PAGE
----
Delaware Human Cloning Bill Gets Hearing, But No Vote

State   |   Steven Ertelt   |   Jan 20, 2004   |   9:00AM   |   WASHINGTON, DC

Delaware Human Cloning Bill Gets Hearing, But No Vote

by Maria Gallagher Staff Writer
January 20, 2004

Dover, DE ( — A bill which would encourage human cloning for questionable scientific research has received a rocky reception in the Delaware House.

At issue is SB55, a controversial plan which pro-life activists say could lead to human cloning by the powerful biotechnology industry.

Backers of the bill claim that it provides restrictions on human cloning by banning cloning for reproductive purposes. However, the measure clears the way for cloning technologies to be used for agricultural or animal products.

The bill’s critics argue that the legislation will permit unlimited cloning of human beings through somatic cell nuclear transfer. As a result, huge embryo farms could be created for the harvesting of fetal stem cells.

At a hearing last week, bioethics expert Richard Doerflinger said that, while banning human cloning is a worthwhile legislative goal, the Delaware bill is neither morally acceptable nor legally workable.

Doerflinger, who was speaking at the request of the Catholic Diocese of Wilmington, said a cloning ban should go farther in defining the beginning of life.

However, bill sponsor Sen. George Bunting, Jr. (D-Bethany Beach) said the legislation restricts stem cell research and technology.

“Our state has taken a lead as a prime location for companies working in the field of biotechnology,” Bunting told the Cape Gazette newspaper. “Unfortunately, there is presently no legal restriction on the use of biotechnology here in Delaware including that of the controversial human reproductive cloning.” 

But Doerflinger sharply disagrees. “The bill treats human beings as objects of research and even as commodities instead of as members of the human family with inherent dignity,” he said.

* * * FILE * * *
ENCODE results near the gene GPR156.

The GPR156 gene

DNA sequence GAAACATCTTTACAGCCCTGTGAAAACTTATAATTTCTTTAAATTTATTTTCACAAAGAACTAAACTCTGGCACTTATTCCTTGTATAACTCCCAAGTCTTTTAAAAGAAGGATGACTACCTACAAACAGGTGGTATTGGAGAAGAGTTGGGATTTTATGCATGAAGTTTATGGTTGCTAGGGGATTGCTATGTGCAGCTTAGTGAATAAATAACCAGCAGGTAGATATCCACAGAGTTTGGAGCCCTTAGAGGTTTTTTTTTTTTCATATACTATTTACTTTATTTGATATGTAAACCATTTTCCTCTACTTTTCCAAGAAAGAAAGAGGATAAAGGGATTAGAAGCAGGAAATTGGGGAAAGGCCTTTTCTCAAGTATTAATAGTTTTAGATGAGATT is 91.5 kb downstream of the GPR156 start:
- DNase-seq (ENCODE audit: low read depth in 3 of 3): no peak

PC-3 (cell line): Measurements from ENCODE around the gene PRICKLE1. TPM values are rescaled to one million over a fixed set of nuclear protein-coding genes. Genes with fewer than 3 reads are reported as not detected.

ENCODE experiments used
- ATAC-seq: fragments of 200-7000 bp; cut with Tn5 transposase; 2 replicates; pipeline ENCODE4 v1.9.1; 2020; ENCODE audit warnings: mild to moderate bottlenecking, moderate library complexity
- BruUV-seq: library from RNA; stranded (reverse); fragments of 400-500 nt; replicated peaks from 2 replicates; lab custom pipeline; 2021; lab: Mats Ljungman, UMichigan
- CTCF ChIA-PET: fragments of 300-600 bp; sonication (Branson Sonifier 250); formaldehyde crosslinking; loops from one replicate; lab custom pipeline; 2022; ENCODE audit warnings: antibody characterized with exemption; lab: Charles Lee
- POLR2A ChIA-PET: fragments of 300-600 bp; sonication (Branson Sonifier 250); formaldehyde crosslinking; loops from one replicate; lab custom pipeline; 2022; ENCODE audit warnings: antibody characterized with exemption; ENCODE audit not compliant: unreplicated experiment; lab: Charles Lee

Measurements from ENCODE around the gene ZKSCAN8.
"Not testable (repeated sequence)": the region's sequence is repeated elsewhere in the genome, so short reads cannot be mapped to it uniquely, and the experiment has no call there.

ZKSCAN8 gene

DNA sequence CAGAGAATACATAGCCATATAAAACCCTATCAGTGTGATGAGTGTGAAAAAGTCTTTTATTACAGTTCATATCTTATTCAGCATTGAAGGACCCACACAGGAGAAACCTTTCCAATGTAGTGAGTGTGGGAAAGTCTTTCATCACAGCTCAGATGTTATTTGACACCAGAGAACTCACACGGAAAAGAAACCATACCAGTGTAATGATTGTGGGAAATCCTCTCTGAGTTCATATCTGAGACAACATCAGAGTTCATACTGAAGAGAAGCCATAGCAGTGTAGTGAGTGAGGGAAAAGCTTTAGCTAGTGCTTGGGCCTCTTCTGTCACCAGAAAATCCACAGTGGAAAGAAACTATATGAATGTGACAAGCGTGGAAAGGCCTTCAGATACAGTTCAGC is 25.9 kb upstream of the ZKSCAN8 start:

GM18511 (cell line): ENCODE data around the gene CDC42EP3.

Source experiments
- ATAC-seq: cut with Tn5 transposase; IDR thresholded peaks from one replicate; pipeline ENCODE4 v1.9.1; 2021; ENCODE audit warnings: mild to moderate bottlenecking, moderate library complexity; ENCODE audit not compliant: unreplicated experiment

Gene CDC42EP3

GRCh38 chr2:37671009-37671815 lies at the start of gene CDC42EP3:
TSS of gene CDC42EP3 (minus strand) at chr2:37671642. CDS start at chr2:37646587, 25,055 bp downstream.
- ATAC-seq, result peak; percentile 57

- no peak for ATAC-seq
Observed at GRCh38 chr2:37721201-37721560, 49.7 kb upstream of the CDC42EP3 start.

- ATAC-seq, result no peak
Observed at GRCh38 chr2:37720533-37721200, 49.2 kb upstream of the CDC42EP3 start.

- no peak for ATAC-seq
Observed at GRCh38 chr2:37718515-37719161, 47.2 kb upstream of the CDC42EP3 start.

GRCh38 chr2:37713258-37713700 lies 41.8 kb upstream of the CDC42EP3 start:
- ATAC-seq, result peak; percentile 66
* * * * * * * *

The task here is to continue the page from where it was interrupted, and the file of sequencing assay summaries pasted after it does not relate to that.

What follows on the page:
Bunting responded, “This bill passed with only three ‘no’ votes in the Senate because it doesn’t come down to Catholic or Protestant or anything else.

“It is important to keep in mind there are currently no restrictions. I have always had a strong respect for all life and I am proud to be one of the few pro-life Democrats in the General Assembly. I would naturally be supportive of greater necessary restrictions on this technology,” Bunting added.

The bill has the backing of some scientific researchers and doctors, who claim that embryonic stem cell research could hold the key to curing a number of diseases.

"Using stem cell research has a tremendous potential to reduce human suffering. This research is going to occur whether we are involved or not. The more we are involved the more we can police it," Dr. David Weir, director of the University of Delaware Biotechnology Institute, said.

However, there has been no solid evidence indicating that fetal stem cell research works. In fact, early experiments have been disastrous. In contrast, research using adult stem cells — which involve no wanton destruction of human life — shows great promise. 

Because of a lack of a quorum, the House Health and Human Development Committee, chaired by Rep. Pam Maier (R-Drummond Hill) was unable to vote on the measure. Discussion of the bill continues this week.